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Managed multi-service gateways open opportunity for service providers

By simplifying branch office networks, managed multi-service gateways are gaining traction and giving service providers new revenue opportunity.

As small business and branch offices look to cut costs, managing multi-service gateways (MSGs) for them might prove a growing, lucrative field for telecom service providers.

"The economics have always favored owning your own equipment," said Keith Nissen, a principal analyst with In-Stat who recently published a report on the devices. "However, a bundled solution allows a company to take a product purchased by a small business … then remotely provision and manage it, and you get the best of both worlds."

Nissen's research found a rapid about-face in terms of corporate willingness to outsource MSG management, particularly in the branch offices of major enterprises. In 2005, two-thirds of enterprise branch offices managed their equipment on site, while 75% of small business managed their own equipment.

"I did the same survey again at the end of 2007, and I found that small businesses really haven't changed," Nissen said. "But branch offices are evolving, and now only a third manage their equipment on site."

While some MSG management has moved to internal IT shops, a lot is going to savvy service providers that see an opportunity to help manage customer communications without the need for costly truck rolls and regular on-site maintenance: Most MSGs come with strong remote management functionality, so the branch office can be across town or across the world and still be managed effectively.

Key In-Stat Findings

Over half of US businesses with greater than 20 employees have installed MSG devices.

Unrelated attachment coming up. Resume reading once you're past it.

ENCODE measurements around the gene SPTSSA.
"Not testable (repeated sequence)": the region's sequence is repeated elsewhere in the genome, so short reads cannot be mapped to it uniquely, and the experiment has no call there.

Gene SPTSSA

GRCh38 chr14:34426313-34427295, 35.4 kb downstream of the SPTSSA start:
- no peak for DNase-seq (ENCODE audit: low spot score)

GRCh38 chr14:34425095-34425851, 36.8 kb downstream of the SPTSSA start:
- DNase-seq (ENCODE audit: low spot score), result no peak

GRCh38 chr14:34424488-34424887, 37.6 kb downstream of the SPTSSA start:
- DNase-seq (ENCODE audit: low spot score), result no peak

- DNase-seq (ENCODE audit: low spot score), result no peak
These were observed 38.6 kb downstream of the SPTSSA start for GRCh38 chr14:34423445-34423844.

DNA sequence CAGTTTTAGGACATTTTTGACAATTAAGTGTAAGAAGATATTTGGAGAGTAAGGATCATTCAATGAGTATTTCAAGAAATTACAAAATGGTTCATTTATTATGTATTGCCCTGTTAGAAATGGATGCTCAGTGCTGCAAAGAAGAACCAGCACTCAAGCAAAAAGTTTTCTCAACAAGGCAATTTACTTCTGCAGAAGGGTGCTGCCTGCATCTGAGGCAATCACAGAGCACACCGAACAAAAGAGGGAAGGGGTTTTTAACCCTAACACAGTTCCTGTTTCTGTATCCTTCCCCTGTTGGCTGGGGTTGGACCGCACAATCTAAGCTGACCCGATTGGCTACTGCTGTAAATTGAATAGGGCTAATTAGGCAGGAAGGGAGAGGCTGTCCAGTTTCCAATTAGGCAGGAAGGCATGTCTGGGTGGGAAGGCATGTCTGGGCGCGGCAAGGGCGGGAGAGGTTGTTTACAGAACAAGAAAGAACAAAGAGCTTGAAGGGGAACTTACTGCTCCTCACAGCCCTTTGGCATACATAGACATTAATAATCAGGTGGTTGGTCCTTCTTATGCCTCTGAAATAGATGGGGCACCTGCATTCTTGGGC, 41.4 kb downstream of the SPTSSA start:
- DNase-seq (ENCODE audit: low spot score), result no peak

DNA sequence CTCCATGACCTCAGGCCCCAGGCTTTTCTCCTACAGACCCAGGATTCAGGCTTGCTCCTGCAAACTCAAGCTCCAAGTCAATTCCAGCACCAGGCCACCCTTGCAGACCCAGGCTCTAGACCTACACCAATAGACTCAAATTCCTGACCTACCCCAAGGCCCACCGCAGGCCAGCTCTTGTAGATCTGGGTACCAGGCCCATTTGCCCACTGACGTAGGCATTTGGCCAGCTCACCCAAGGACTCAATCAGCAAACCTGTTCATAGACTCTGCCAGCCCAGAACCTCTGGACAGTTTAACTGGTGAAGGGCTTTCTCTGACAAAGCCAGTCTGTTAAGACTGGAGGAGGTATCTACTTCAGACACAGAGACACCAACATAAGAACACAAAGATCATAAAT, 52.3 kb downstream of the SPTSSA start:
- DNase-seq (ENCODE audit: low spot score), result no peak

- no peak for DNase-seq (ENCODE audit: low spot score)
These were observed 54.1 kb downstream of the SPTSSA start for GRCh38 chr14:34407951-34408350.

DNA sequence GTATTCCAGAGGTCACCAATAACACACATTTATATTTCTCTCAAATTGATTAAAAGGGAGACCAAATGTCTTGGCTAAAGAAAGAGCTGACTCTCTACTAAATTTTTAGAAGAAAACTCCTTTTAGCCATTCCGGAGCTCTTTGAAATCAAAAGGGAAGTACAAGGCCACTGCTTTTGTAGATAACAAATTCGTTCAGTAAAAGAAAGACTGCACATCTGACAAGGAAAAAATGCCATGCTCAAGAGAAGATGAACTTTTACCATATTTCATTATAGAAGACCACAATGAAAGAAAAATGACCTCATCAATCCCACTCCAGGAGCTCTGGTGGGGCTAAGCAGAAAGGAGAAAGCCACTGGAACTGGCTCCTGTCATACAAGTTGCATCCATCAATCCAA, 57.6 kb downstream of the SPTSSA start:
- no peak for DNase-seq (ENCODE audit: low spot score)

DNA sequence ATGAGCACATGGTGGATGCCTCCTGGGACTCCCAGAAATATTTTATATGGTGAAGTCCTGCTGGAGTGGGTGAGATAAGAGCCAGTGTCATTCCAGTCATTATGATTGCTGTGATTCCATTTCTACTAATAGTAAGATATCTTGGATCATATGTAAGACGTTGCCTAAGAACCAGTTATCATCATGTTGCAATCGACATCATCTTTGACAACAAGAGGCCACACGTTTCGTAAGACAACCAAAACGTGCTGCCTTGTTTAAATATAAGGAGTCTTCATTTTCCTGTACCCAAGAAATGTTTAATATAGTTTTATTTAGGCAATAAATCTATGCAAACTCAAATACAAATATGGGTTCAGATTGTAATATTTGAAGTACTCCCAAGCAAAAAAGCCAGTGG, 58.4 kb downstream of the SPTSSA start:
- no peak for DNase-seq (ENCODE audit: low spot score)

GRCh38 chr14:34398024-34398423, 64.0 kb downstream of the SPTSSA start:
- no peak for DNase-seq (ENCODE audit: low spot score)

60% of businesses favor MSBGs with integrated Wi-Fi technology.

Nearly 66% of businesses prefer "office-in-a-box" devices.

Prime candidates for this outsourcing include enterprises in vertical markets with a high percentage of staff spread throughout hundreds or thousands of branch offices: Realty, insurance and tax-preparation outfits might all fit the bill.

Nissen's study found that branch offices were the first to take the plunge to managed MSGs, but he said small and medium-sized businesses will probably soon follow suit, particularly if service providers can offer management at the right price point.

"That may end up being a very attractive solution for small businesses that say, 'I just don't want to have to know how to set up my security policies. I want somebody I can call who can fix it,' " he said.

Once the initial service sale is made, Nissen noted, a variety of ARPU-enchancing add-ons could be included, such as service provider-managed antivirus and VPN.

"The No. 1 benefit of all of this is it combines multiple functions into a single box, which reduces the cost of equipment," Nissen said. "It makes life simpler for small businesses and branch offices."

Have a question or suggestion for a story? Contact news writer Michael Morisy.

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